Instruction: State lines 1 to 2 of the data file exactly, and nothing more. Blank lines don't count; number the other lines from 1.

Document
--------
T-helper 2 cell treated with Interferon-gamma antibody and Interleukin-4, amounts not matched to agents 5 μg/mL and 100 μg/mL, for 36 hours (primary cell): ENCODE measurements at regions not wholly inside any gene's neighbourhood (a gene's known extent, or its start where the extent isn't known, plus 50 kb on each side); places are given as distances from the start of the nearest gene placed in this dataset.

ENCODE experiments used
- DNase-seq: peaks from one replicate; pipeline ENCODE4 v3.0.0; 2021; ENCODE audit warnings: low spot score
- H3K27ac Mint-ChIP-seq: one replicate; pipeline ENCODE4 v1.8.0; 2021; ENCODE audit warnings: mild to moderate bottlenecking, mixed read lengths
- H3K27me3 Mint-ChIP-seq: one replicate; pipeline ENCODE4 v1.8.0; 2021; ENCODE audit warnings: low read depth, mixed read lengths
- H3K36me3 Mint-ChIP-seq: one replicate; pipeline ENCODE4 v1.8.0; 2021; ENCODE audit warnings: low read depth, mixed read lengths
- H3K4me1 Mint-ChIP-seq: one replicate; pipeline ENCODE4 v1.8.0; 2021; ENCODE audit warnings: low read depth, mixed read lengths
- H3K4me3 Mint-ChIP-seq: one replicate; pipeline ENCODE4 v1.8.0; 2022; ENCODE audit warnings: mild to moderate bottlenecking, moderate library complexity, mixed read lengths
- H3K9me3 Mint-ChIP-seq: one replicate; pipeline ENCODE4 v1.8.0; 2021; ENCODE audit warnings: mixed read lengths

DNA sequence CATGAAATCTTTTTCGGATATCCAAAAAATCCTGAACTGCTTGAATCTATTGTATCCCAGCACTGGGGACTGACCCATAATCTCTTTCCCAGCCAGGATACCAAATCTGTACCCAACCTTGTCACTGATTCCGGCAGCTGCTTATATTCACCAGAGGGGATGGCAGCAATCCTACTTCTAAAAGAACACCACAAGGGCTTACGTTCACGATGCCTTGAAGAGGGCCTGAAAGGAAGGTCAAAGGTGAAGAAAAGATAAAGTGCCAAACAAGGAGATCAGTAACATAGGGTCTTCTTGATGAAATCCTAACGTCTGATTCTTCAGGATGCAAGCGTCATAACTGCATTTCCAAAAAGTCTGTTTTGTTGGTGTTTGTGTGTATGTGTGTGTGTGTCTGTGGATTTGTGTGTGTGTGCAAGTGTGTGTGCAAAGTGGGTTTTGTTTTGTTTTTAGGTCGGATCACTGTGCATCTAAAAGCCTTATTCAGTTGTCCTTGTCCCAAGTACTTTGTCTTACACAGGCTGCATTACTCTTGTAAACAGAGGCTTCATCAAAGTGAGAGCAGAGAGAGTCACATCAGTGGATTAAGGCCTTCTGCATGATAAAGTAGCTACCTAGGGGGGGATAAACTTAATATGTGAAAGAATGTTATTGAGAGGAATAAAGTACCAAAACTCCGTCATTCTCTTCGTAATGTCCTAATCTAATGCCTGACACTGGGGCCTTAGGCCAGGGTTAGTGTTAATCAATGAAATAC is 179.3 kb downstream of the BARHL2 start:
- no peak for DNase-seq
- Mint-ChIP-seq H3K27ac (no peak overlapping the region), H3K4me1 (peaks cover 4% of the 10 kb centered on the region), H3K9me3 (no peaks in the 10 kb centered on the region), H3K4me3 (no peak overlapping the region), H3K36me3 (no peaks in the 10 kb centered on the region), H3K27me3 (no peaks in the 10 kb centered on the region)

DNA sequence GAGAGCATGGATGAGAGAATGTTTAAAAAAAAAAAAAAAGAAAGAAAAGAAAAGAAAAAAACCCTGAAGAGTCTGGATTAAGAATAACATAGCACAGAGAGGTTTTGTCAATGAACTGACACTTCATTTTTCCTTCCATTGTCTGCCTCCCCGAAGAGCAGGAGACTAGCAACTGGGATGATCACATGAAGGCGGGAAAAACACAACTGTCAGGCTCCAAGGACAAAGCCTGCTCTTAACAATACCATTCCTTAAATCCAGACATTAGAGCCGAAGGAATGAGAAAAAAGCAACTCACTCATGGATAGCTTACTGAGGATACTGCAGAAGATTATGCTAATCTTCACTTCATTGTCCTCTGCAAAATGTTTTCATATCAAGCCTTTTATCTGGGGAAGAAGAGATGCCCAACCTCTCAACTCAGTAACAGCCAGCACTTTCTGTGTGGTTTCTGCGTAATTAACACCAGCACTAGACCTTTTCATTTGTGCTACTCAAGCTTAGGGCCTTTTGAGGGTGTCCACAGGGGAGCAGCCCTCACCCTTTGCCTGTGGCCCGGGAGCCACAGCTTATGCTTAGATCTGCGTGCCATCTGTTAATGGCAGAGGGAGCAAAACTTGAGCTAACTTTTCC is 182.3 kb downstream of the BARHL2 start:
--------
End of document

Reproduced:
T-helper 2 cell treated with Interferon-gamma antibody and Interleukin-4, amounts not matched to agents 5 μg/mL and 100 μg/mL, for 36 hours (primary cell): ENCODE measurements at regions not wholly inside any gene's neighbourhood (a gene's known extent, or its start where the extent isn't known, plus 50 kb on each side); places are given as distances from the start of the nearest gene placed in this dataset.

ENCODE experiments used